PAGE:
Contentions of the Assessee

The assessee pointed out that on the basis of the material on record, it has been conclusively established that there was no shortfall at all during the relevant period. The allegations of the appellant that there was any manipulation or diversion of the inward records is totally perverse. It has been further contended by showing the balance sheet that the adjudicating authority has considered only the production portion and has not considered the fact that there was a closing balance of the very same product indicated in the balance sheet.

Held By Hon’ble High Court of Bombay at Goa

The Hon’ble High Court stated that the Tribunal has found that there were two aspects to be considered on the basis of the contention of the Appellants and the Respondents. First is the scope of the remand Order of the Tribunal and the next is as to whether the claim of duty penalty and interest is justified. The Tribunal has rightly noted that on perusal of the Order of the remand, it clearly says that the demand thereof is to be re-visited on the basis of total Viscose Yarn manufactured by the Respondent during the year in question.

The dispute in the present case is with regard to the claim of duty in respect of two types of goods, one is the claim in respect of polyester and the other is Viscose Yarn. With regard to the claim of Polyester Yarn, the CESTAT by an Order dated 19.07.2004, has come to the conclusion that the demand of duty on polyester yard cannot be accepted as it does not amount to manufacture. Whilst remanding the matter with regard to Viscose Yarn, the Tribunal found that the Commissioner whilst making the demand of duty for both Polyester Yarn and Viscose Yarn had not indicated the duty separately on each of these products and, as such, as no duty was payable with regard to the Polyester Yarn, the demand with regard to the Viscose Yarn had to be re-visited on the basis of goods manufactured by the Respondent during the period in question. The said Order clearly shows that the claim of duty with regard to Viscose Yarn was ordered to be re-examined by the authorities. In such circumstances, the contention of the Appellants that there was no question of re-examining the said issue cannot be accepted on reading the said order.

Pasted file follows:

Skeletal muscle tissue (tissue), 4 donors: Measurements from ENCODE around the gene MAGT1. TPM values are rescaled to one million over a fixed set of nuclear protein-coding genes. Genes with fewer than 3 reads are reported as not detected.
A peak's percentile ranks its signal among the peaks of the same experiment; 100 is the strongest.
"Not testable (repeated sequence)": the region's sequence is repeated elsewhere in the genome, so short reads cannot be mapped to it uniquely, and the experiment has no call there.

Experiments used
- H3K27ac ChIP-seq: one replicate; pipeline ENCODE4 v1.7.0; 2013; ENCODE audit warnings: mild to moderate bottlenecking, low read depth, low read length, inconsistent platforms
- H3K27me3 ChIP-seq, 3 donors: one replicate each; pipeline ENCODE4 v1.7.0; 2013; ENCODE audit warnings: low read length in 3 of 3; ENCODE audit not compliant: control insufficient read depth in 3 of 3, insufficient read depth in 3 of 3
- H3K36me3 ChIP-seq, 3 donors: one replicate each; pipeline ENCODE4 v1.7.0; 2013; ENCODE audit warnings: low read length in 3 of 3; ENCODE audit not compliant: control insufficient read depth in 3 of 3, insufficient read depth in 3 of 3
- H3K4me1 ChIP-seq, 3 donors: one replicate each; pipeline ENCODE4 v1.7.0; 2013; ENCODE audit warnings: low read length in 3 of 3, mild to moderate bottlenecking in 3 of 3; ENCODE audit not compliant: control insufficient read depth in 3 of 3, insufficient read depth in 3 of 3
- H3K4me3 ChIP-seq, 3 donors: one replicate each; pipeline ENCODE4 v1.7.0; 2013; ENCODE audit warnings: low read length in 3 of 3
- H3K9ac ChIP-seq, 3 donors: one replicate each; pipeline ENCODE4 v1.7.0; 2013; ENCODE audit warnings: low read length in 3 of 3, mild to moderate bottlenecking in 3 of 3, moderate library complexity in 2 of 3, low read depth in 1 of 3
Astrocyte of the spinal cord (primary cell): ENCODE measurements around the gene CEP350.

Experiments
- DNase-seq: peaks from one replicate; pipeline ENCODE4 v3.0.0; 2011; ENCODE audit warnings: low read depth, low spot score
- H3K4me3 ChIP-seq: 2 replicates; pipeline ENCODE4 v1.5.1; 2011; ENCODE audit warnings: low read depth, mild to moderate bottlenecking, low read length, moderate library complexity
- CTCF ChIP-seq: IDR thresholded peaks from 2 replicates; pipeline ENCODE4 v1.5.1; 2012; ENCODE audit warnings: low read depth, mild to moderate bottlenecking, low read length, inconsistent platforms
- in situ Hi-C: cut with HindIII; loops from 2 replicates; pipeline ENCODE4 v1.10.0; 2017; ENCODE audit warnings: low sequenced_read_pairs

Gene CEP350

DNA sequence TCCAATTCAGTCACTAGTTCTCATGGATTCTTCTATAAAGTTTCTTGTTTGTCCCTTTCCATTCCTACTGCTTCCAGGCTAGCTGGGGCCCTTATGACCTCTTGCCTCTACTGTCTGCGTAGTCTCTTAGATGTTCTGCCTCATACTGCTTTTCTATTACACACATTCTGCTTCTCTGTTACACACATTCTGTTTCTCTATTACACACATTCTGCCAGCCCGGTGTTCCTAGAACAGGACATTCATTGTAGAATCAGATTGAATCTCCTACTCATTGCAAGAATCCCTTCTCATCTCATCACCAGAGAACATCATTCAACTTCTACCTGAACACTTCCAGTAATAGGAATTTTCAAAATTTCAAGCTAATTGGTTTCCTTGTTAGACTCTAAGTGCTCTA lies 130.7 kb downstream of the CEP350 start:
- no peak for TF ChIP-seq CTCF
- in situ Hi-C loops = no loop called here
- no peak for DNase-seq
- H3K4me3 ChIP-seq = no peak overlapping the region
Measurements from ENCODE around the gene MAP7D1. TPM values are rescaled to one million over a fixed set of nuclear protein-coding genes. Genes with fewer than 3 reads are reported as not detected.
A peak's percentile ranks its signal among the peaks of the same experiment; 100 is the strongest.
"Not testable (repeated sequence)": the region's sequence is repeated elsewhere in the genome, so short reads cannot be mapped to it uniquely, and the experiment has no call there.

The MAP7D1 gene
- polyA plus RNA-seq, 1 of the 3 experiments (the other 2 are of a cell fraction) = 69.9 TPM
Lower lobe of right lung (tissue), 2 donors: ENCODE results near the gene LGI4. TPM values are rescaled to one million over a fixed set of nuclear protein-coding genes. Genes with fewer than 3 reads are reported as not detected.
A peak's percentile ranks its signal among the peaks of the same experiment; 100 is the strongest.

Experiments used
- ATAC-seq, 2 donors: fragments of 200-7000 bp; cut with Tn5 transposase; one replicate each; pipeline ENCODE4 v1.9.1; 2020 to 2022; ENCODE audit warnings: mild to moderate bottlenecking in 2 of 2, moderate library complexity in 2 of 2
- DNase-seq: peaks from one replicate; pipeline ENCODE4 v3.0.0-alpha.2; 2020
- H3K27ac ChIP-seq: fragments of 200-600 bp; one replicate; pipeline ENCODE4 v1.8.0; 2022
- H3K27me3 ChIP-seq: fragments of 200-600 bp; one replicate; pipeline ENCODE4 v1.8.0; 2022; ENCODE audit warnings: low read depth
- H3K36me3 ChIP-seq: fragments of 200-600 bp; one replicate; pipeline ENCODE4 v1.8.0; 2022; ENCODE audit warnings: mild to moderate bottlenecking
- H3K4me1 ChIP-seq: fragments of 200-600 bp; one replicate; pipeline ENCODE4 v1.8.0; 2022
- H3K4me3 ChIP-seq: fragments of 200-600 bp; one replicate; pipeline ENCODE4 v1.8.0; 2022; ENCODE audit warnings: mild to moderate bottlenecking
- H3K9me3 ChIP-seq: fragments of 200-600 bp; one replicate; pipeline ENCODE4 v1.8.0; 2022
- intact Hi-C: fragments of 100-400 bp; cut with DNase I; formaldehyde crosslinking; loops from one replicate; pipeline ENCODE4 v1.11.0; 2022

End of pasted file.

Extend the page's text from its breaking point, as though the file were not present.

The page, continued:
With regard to the claim of the Appellant that there was clandestine removal of Viscose Yarn, the Tribunal has noted that the amount claimed by the Appellant was in respect of 14.54 MTs. While determining the said figure, the Appellant had failed to note that closing balance was 24.16 MTs. Taking note of the said closing balance which has not at all been considered by the Adjudicating Authority whilst holding that there was clandestine removal of 14.54 MTs, the Hon’ble court found that the conclusion arrived at by the Tribunal cannot be faulted. The fact that the figures on the balance sheet have to be accepted has not been disputed by the Appellant. In fact the Tribunal has noted that there is no material on record produced by the Appellant to dispute the correctness of the figures shown on the balance sheet. These findings of fact by the authorities below cannot be re-appreciated by this Court in the present Appeal.

In view of the above, the appeal has been dismissed.